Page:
Visualizations are Cool

I’m not a programmer but my geek streak gets fired up by new visualizations of data, especially visualizations that are interactive. Logos 3 includes a ton of neat-o (and useful) visualizations—from wee, data-dense sparklines tothe “word wheel” graphs in Bible Word Study,and Timelines of biblical people and events.

So last week I was excited to come across three different sites with creative and useful visualizations—one exploring data of a political nature and two biblical.

Following President Bush’s State of the Union address, The New York Times website offered an interactive visualization that makes it easy to explore vocabulary usage trends across the president’s 7 State of the Union addresses.

Then, at the Blogos blog (whose author Sean Boisen now works here at Logos), there was this interactive treemap that makes it easy to see which pericopes are common or unique among the Gospels.

The ever-interesting ESV Blog lit up the blogosphere with their visualization of New Testament social networks based on proximity within the text.

As the ESV Blog aptly notes,a more reliable map of actual relationships between biblical people could be produced via semantic tagging. This involves identifying or “disambiguating”each person in the Bible and describing the relationships between them.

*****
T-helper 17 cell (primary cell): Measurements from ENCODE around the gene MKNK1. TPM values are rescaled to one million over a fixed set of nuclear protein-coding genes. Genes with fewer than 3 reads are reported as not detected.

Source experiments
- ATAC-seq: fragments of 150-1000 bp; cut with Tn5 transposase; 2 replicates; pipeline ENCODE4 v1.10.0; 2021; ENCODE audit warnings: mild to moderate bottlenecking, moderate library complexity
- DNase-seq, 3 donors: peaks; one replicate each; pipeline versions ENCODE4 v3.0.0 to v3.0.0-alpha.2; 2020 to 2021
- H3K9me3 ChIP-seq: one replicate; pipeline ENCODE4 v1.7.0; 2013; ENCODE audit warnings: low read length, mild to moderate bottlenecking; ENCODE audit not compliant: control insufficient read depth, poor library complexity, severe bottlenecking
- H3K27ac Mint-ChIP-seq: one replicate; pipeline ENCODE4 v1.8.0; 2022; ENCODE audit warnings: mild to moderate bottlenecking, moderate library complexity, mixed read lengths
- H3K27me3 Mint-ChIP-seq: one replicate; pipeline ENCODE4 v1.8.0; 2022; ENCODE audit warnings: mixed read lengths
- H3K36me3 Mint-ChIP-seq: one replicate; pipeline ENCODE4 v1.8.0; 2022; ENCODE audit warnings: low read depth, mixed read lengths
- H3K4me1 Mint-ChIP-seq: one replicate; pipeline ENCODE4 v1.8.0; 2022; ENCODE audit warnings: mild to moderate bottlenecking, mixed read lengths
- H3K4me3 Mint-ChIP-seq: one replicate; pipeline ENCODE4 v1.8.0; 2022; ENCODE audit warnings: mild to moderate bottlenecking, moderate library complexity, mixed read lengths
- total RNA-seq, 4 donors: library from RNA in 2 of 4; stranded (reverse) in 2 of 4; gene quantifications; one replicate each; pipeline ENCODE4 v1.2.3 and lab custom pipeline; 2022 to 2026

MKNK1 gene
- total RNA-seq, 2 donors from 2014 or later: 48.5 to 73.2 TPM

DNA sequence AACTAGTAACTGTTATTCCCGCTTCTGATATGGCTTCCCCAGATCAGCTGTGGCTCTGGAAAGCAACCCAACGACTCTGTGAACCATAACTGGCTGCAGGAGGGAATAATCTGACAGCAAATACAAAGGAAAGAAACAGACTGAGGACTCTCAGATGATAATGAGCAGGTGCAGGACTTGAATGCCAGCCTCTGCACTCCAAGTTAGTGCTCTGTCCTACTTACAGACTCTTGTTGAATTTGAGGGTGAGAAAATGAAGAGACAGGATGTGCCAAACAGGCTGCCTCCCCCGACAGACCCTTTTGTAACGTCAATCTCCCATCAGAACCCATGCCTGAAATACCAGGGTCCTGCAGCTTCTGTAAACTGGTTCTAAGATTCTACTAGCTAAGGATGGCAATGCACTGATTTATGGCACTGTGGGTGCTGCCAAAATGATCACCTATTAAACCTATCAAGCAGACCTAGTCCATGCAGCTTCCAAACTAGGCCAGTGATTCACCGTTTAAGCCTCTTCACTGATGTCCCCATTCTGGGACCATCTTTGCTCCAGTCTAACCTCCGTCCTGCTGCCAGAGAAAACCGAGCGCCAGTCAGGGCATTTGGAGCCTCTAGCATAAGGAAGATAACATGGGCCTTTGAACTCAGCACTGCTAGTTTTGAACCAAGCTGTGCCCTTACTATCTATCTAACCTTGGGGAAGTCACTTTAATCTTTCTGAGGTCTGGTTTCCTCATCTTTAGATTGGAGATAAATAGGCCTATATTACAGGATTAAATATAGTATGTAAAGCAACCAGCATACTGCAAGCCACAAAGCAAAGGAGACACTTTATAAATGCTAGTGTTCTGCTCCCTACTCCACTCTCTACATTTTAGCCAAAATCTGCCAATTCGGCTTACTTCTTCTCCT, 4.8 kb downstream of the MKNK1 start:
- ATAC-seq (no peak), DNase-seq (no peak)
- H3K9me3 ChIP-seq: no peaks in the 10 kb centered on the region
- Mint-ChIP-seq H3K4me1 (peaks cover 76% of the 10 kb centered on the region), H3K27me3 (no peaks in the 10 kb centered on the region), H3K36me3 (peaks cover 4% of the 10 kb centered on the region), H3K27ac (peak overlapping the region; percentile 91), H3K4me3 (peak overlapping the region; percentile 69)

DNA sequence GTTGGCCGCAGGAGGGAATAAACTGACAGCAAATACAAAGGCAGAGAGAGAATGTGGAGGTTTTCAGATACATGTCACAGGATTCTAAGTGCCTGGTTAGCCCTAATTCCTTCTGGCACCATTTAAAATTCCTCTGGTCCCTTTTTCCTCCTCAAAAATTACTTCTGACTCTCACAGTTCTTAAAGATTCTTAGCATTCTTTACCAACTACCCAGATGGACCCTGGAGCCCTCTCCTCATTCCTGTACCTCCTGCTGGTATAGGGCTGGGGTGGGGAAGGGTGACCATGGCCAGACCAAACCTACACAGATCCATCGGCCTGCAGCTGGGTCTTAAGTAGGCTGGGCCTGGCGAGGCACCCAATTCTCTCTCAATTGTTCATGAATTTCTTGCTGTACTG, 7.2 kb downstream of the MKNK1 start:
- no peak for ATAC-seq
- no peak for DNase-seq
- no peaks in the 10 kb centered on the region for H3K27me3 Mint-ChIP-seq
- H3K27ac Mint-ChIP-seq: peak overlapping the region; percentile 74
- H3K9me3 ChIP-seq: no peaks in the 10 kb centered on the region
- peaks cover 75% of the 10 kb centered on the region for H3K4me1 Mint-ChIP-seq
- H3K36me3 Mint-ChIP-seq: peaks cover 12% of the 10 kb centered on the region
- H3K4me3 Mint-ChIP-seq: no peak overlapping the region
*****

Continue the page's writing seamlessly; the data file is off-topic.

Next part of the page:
The Biblical People addinin Logos Bible Software 3 is a first pass at portraying these relationships, though at this point the data is limited to explicit family ties expressed in the text. You’ll see a richer data set at some point in the future.

For many of us, exploring biblical information in such a visual way is a new experience. Here at Logos, we strive to incorporate stunning new technologies and visualizations into our products in a way that demands little or nospecialized knowledgeon the part of the user. In other words, we want to hire people who are super smart about linguistics, library science, programming, and visualization…so you don’t have to be!

That said, you might be inspired, as I have been, to grow your familiarity with the concepts and basic vocabulary of visualization. So here’s one final link to some “knowledge maps”—visualizations that help explain visualizations—at

In particular, besure tocheck out the very cool Periodic Table of Visualization Methods, which provides examples of visualizations such as the “iceberg,” the “hyperbolic tree” and “mintzberg’s organigraph”.


  1. Very cool! For a very long time I’ve been interested in visual mapping of data and especially biblical data. It’s nice to learn that there are in fact others out there who share the same interest and to learn of some new tools. Appreciate the post and additional resources. I also look forward to what will be happening in future releases of Logos.